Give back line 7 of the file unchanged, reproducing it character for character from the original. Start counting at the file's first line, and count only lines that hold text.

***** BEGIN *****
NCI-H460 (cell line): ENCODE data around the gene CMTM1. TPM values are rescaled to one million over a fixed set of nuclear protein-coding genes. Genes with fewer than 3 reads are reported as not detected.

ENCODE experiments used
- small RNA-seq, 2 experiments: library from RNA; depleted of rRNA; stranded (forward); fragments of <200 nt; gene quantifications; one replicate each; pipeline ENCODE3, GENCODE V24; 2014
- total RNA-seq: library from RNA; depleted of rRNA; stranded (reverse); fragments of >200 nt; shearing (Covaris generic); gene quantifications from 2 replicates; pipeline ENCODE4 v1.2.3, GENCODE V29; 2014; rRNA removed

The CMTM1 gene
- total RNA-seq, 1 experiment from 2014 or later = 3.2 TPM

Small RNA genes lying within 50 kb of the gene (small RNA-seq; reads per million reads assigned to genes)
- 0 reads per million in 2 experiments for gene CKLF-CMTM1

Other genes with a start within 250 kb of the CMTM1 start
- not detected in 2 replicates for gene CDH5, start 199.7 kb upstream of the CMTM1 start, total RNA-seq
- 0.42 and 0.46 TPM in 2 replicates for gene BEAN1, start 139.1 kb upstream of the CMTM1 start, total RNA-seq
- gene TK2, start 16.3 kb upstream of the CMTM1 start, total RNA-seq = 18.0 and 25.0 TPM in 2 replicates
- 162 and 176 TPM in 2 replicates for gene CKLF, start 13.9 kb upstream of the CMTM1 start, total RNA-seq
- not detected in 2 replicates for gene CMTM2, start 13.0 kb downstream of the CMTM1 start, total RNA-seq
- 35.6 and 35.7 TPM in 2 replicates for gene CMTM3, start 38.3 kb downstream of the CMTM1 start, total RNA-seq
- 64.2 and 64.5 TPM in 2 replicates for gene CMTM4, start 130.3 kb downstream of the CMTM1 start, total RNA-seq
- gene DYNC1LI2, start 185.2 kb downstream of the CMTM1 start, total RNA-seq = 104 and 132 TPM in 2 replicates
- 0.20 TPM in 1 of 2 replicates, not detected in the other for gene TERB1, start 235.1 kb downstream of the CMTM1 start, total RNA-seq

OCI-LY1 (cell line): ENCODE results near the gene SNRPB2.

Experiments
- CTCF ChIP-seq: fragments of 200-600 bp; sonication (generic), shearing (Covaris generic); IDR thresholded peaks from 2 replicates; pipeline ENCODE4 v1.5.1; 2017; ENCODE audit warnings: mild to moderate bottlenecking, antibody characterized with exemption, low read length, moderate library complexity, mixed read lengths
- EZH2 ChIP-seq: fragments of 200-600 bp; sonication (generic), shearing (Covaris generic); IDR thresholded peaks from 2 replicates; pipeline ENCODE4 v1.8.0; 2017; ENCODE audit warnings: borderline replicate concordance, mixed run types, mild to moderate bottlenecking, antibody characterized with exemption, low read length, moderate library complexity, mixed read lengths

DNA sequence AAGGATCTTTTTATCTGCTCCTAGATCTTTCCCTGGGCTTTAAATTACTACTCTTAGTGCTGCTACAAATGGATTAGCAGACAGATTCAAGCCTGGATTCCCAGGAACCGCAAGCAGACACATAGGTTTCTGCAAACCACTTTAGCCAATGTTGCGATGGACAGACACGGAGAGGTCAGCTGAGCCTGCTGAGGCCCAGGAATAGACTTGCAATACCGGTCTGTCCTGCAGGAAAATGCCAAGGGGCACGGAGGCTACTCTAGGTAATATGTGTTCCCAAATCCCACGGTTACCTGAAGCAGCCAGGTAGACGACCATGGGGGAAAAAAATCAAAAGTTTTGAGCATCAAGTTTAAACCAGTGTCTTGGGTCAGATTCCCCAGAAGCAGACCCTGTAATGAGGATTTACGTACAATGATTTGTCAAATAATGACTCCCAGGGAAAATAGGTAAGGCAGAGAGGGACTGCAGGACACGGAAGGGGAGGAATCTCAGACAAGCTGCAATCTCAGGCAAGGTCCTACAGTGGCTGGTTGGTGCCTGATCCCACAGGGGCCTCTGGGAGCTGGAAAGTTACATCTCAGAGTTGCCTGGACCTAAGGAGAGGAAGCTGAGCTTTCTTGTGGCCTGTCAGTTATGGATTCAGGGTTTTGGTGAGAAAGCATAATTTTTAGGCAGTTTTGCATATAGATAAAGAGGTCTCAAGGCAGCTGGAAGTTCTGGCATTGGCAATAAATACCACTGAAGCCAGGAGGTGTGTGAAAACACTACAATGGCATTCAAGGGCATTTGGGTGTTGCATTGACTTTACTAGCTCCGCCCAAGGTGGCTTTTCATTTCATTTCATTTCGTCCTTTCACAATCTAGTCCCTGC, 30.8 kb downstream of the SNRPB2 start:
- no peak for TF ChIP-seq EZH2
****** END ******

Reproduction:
Small RNA genes lying within 50 kb of the gene (small RNA-seq; reads per million reads assigned to genes)